Moody's place US on downgrade watch, warns the Drudge Report.
Moody's, that's the privately owned ratings agency that gave triple-A ratings to all those crap mortgage bonds.
In fact, Moody's are so useless, they even downgraded themselves.
The truth about this and all financial news was revealed to me when I was a kid, and a friend, the son of the CEO of a well-known multinational corporation, explained to me that the only reason any sensible person attends a cocktail party is to hype stocks they intend to sell in the morning and trash stocks they want to buy in the morning.
That, chiefly, is the function of the financial news. Plus it fills the space between the ads on the business pages of the newspaper and creates market volatility, which drives up market volumes, which keeps the brokers in funds.
The truth about the US Government's credit status is that it cannot default on its debts as long as they are denominated in US dollars, because the US Government, with the collaboration of the Fed, prints its own money. That means US Government debt will always be redeemed at full face value, either with crisp newly printed US dollars, or with funds raised by rolling over the debt through the issue of new bonds.
But what about the "debt ceiling?"
In theory, Congress has the power to deny the US Government the freedom to print money, aka, quantitatively ease. But this they will never do, unless they wish to create a financial crisis, which will help fill the space between the ads on the business pages of the newspaper, and creates market volatility, which -- oh, but I said that before.
Of course there are folks who don't like to see the US print money, but so what?
The Chinese see that printing dollars lowers the value of those already printed, of which the Bank of China owns a trillion or more. But again, so what?
If the Chinese don't like seeing the value of their dollars depreciated, they know what to do: spend 'em now, which of course would be great for the US economy.
Let's see, how could America's foreign creditors, who own about four-and-a-half trillion dollars worth of Treasury debt instruments, spend their dollars?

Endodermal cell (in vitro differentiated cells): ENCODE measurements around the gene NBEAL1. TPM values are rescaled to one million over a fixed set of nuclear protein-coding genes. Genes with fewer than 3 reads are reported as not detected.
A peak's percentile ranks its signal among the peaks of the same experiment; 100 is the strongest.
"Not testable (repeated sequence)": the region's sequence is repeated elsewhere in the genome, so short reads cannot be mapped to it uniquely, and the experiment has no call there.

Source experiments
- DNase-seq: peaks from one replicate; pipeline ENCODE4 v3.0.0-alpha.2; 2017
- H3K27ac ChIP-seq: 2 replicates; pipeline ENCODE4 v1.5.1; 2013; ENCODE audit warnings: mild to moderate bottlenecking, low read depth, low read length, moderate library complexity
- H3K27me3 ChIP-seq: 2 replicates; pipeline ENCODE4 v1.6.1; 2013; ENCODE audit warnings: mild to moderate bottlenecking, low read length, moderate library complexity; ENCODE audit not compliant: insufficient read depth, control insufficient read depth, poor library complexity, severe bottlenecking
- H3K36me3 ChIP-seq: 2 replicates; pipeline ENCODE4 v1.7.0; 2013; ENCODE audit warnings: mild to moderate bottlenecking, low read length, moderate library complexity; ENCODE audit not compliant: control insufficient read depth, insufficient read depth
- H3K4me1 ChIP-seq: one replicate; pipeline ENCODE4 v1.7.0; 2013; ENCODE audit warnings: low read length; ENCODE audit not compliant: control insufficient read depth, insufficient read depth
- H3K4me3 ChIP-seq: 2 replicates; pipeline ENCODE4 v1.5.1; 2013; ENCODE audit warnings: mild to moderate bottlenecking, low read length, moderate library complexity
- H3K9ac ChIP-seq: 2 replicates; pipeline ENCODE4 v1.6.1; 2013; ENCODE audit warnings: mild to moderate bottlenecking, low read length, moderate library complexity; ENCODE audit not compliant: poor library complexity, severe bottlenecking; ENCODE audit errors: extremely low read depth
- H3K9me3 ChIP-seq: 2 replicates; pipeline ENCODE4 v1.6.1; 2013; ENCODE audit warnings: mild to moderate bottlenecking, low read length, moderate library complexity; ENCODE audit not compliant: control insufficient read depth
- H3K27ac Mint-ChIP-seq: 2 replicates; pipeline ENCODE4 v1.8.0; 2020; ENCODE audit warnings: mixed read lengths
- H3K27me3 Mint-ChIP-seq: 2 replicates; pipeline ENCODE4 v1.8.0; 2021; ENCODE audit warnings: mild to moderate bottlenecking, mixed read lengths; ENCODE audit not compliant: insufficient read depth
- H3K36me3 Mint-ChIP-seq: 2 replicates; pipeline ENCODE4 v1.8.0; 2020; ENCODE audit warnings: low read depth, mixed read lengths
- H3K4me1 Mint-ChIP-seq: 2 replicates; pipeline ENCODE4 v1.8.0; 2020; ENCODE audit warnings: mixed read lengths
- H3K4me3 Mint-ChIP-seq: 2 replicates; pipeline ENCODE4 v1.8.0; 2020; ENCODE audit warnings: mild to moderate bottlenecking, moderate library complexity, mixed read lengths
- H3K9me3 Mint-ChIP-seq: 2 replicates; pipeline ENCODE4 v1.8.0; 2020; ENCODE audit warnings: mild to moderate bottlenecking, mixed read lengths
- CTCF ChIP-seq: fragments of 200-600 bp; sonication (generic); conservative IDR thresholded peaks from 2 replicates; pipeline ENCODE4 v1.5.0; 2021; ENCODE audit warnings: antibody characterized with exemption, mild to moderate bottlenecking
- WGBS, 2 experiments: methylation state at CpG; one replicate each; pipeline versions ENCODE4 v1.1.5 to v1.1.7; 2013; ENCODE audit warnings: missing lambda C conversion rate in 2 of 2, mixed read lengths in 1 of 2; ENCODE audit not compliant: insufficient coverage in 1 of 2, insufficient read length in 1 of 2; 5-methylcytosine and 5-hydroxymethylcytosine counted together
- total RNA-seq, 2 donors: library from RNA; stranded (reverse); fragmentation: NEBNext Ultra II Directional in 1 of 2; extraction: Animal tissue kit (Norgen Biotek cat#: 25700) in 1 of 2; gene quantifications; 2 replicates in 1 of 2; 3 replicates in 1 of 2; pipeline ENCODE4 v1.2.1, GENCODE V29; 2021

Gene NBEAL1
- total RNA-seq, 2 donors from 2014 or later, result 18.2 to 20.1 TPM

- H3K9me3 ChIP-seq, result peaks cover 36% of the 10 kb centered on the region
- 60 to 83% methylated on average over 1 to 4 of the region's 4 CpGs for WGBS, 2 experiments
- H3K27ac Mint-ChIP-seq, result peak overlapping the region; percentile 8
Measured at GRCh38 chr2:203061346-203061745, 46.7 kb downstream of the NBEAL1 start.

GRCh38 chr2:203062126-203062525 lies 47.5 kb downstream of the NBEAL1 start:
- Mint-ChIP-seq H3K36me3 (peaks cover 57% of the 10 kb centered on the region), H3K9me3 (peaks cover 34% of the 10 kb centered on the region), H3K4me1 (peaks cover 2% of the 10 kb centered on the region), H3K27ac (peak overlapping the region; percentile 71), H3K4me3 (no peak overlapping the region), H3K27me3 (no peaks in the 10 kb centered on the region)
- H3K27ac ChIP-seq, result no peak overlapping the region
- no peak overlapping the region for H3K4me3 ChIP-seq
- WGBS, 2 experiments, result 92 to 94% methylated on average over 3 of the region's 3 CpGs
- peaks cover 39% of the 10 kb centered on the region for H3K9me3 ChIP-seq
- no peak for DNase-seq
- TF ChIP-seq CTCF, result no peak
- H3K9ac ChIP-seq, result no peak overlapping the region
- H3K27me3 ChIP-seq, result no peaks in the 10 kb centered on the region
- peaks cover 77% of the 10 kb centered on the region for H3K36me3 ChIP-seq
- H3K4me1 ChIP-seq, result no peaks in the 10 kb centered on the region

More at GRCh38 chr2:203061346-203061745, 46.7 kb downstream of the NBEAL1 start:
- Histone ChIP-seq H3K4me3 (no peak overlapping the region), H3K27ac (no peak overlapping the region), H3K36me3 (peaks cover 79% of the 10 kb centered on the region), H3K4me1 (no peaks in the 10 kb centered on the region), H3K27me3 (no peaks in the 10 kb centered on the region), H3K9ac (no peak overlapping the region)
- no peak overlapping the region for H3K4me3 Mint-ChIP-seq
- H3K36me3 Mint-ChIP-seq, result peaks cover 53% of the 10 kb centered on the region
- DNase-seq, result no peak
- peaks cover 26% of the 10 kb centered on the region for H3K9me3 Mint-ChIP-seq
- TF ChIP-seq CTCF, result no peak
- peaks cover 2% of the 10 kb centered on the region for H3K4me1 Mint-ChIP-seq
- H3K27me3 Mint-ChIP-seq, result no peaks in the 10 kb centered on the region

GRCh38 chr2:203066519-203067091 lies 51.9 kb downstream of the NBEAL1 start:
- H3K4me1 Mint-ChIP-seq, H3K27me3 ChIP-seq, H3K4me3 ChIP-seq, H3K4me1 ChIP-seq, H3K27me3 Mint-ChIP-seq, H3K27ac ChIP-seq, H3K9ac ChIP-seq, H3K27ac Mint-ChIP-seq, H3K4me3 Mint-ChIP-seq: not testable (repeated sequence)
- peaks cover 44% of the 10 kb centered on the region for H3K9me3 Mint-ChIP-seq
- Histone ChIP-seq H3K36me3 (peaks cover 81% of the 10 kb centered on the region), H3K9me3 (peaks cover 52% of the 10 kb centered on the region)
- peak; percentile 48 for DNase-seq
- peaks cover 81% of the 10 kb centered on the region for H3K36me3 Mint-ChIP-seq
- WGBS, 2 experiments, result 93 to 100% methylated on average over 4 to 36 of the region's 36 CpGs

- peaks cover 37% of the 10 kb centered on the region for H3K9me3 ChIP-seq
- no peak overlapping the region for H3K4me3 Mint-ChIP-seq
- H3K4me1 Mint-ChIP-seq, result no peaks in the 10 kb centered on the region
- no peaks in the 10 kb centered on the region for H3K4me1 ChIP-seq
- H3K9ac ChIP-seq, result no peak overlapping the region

I'd suggest the stock market. At current prices they could pick up America's top 20 corporations, including Exxon, Apple, Microsoft, Chevron, GE, IBM, Berkshire Hathaway, etc.
Or they might consider farm land. The US has about a billion acres, so at an average of $4500 per acre, America's foreign creditors could pick up the entire cultivable portion of the United States.
But they might prefer urban real estate, in which case they might pick-up all of the 14 million empty houses in the US (estimated value around $2 trillion), or some other component of America's $20 trillion worth of commercial and residential real estate.
A serious attempt by America's foreign creditors to do any of the above would obviously have a variety of interesting repercussions.
With all that cash flowing into circulation, the US economy would experience an explosive boom.
Stocks would zoom: Dow 35,000 here we come.
Real estate would rebound. Crap mortgage bonds would soon be fully valued. Bail-out funds loaned by the Fed to banks would be repaid.
Inflation would roar as happy home-owners and stockholders once again enjoyed the wealth effect.
The dollar would fall, curbing imports, boosting exports.
Unemployment would fall. Government welfare expenditures would fall. Government revenues would rise. Deficits would be eliminated and the Fed would engage in repeated action to slow the boom.
Yes, as long as the US remains mired in the recession, raising the debt ceiling and printing more money is the only way to go. For those with US dollars, the best bet is to invest them in real assets (stocks, land, oil, etc.) or spend them now, which is good not only for those who spend but for the US economy too.